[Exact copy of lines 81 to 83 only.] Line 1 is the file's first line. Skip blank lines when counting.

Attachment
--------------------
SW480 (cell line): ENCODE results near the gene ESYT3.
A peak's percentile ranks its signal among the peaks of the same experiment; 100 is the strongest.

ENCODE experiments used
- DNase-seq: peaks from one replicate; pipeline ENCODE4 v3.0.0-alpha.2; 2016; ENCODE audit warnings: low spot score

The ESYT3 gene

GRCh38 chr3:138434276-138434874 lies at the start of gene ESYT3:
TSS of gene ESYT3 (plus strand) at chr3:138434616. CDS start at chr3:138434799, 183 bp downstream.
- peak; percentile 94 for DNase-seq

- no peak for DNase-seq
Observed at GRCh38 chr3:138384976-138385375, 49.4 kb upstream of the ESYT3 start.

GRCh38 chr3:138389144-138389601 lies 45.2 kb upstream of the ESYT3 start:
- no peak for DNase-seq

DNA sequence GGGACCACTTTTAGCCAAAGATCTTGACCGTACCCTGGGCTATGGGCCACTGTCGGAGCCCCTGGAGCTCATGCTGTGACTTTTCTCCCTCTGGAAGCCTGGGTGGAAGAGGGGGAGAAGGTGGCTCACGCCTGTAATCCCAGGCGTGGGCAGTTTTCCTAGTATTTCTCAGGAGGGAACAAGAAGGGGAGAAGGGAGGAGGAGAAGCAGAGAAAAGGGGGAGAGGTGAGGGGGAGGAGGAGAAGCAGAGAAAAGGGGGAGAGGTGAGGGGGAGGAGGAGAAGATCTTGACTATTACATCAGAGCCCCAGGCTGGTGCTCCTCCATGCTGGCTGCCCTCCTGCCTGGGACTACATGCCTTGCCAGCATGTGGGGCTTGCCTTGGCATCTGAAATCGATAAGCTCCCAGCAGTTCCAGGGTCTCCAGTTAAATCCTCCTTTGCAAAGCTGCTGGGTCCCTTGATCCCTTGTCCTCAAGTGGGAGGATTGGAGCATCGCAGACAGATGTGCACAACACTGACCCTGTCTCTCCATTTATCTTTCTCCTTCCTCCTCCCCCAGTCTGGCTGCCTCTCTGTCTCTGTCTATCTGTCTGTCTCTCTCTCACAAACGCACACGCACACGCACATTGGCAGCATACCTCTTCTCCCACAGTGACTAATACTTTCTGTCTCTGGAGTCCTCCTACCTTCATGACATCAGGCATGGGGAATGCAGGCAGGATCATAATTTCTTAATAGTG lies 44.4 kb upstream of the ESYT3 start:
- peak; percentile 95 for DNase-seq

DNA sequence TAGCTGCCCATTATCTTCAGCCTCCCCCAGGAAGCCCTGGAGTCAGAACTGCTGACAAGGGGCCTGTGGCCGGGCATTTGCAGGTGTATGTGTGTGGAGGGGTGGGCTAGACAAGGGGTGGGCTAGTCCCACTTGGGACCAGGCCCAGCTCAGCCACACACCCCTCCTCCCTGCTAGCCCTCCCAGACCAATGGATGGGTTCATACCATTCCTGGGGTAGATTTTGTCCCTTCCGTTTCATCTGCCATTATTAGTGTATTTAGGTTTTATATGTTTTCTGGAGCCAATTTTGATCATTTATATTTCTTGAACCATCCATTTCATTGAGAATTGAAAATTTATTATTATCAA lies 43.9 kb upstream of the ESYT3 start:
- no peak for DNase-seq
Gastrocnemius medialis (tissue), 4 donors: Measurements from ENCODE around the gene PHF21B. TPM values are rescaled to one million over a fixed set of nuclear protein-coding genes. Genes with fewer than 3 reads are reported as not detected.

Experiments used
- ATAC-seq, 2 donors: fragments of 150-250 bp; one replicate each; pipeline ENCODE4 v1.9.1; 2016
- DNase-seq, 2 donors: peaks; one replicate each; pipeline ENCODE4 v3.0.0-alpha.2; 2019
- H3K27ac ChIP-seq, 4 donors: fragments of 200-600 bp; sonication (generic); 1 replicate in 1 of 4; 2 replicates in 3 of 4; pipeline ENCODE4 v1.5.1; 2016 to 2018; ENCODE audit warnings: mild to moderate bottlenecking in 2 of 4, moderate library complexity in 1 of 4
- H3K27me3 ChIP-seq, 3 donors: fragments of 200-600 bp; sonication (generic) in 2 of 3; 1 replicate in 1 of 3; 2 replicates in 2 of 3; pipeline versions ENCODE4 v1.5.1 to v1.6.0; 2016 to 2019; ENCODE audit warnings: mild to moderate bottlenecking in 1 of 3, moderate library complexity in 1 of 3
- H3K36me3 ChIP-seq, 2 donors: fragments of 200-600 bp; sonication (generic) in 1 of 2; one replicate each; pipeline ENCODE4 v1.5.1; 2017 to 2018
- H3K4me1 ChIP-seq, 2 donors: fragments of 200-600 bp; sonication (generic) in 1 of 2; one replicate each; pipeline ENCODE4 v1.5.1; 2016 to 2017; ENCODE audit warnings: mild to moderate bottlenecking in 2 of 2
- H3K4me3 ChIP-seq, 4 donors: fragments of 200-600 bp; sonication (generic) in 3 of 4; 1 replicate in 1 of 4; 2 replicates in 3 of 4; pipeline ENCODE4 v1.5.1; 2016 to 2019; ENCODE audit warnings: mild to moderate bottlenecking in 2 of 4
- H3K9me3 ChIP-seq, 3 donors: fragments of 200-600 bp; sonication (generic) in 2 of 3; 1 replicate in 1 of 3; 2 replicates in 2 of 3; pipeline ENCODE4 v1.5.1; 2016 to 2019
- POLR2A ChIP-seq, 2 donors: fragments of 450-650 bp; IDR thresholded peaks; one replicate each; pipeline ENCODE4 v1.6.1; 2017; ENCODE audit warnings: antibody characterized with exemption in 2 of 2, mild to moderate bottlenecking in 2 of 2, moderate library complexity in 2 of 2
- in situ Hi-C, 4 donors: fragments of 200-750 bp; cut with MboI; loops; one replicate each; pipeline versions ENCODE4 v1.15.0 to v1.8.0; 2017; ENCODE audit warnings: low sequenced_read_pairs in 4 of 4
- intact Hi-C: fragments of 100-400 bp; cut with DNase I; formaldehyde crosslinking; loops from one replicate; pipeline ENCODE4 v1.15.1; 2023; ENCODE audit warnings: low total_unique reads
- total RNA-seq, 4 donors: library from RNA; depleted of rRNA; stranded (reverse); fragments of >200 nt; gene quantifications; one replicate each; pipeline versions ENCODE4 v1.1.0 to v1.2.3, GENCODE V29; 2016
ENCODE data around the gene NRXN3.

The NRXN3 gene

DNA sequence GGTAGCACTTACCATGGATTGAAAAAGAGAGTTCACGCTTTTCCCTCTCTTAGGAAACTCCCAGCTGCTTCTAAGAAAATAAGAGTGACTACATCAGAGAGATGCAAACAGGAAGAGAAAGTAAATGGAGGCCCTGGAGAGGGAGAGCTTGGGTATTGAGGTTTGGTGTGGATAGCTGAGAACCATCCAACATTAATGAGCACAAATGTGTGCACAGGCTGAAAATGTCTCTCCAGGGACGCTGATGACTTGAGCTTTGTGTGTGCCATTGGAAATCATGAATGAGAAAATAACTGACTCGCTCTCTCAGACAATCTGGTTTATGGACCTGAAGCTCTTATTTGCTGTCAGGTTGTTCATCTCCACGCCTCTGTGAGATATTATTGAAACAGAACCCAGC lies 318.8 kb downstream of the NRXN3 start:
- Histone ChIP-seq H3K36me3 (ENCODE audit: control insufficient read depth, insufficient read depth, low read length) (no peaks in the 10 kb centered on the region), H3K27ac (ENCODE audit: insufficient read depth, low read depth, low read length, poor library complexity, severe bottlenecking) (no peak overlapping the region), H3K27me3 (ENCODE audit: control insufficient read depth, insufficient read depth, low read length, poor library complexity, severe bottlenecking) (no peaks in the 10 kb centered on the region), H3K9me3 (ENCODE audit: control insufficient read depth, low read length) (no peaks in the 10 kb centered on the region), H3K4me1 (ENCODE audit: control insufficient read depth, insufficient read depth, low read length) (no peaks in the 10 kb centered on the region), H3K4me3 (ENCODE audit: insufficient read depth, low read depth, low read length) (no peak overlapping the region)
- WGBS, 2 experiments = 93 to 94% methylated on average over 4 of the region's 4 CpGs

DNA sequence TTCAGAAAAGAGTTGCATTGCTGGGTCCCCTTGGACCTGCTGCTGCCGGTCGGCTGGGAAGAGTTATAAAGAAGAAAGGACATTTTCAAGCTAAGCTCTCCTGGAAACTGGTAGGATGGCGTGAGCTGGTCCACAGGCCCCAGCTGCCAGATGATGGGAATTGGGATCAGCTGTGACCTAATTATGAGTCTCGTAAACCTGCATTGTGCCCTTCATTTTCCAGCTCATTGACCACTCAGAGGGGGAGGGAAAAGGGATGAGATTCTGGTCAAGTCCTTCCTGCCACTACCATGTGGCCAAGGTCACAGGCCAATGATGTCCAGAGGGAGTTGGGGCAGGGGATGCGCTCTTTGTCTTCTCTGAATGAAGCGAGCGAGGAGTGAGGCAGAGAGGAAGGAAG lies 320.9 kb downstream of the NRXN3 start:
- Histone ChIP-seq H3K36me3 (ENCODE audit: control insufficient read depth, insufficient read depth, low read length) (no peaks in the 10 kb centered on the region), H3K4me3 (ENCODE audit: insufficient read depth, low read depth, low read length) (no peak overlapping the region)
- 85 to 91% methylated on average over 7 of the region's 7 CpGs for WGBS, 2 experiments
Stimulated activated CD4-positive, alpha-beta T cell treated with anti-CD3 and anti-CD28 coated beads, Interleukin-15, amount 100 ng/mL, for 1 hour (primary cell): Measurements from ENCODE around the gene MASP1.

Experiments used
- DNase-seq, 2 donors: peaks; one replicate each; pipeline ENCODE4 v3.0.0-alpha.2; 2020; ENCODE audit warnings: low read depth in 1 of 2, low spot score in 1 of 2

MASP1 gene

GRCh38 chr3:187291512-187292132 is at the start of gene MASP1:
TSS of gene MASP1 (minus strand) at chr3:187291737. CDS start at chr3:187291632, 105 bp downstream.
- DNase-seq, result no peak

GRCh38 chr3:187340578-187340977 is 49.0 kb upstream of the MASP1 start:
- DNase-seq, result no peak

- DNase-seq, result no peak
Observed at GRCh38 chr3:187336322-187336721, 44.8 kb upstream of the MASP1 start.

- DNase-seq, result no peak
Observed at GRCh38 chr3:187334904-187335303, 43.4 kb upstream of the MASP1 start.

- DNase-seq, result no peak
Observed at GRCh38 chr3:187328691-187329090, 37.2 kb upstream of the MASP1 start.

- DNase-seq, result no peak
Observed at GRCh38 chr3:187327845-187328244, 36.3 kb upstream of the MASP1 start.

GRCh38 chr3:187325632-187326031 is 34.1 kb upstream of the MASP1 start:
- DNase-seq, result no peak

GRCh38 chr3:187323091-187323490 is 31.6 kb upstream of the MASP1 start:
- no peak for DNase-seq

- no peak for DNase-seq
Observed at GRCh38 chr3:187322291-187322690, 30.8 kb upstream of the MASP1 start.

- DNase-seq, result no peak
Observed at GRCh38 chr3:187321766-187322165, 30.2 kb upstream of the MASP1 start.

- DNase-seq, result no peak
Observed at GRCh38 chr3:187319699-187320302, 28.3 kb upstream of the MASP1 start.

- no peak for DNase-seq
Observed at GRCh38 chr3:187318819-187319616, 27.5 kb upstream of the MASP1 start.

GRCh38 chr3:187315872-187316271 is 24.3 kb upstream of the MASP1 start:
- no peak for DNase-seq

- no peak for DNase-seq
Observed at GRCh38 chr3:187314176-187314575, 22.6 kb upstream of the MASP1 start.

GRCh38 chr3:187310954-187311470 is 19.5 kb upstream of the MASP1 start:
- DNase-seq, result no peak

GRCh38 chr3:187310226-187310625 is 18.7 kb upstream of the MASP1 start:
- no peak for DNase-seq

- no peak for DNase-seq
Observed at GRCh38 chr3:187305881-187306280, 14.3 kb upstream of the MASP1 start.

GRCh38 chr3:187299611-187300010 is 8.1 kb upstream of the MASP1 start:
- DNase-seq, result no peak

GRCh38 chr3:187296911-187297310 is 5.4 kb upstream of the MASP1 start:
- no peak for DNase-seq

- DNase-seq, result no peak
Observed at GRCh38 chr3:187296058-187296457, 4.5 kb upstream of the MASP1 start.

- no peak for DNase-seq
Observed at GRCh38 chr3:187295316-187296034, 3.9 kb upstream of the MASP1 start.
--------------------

- no peak for DNase-seq

- DNase-seq, result no peak
Observed at GRCh38 chr3:187296058-187296457, 4.5 kb upstream of the MASP1 start.